The API continues to evolve...

A couple months back as part of our Roadmap to v2, I made the claim that one of the large features in that release would be the merging of the Write API plugin into core. The majority of the exploratory work had been completed in a development branch reserved for v2-only changes, but the need for a consistent RESTful API became more and more important, and we simply could not wait for v2 (which hadn't and still hasn't, a release date) to drop.

So two months ago, I started pulling out this work to a separate branch based off of master, and set about to finishing the integration. I'm proud to say that the preliminary release of this API has been merged into core, and is available starting v1.15.0.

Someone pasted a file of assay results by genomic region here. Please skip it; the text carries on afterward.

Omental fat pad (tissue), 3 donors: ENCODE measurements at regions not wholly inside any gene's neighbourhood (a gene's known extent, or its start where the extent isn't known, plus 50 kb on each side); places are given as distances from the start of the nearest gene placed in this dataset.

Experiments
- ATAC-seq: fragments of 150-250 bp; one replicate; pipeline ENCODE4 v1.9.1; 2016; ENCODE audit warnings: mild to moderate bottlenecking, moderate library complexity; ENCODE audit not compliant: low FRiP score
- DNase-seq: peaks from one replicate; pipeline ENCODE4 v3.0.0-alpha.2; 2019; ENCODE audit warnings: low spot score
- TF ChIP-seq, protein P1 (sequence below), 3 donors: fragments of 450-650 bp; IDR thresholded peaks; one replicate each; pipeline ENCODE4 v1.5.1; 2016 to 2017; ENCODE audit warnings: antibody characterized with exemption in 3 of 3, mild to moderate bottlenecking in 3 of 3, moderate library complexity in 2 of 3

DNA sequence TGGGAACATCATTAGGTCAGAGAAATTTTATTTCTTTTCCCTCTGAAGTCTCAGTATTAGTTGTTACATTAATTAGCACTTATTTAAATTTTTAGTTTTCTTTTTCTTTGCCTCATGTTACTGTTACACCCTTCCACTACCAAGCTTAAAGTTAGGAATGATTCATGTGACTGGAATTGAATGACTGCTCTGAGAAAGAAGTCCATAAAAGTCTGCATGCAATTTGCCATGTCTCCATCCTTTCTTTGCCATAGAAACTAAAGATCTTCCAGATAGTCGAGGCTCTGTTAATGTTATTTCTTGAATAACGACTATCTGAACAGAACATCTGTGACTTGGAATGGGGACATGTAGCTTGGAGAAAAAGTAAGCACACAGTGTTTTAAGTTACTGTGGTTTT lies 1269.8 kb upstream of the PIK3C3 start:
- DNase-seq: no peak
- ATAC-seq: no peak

Better yet, the docs have been much improved, and are now maintained similar to the Read API, using the OpenAPI v3 format, and can be found here 👇

Write API Documentation

Isn't "Write API" a misnomer?

Yes! In a sense, it is a transitionary title while the API evolves over time.

  • The Read API, such as it is, contains a number of non-GET routes
    • These would mostly be upload-specific routes (avatars, cover photos, topic thumbnails, etc.)
  • The Write API, on the other hand, does contain a couple of GET routes, and will be gaining more, over time.

The nomenclature comes from its predecessor, nodebb-plugin-write-api. I wanted to keep the feature name similar so as to reduce confusion.

Over time, we intend to introduce additional GET routes, especially for new feature construction (or rewrites of such). For example, the topic thumbnail functionality is currently undergoing a rewrite, and will using the Write API exclusively.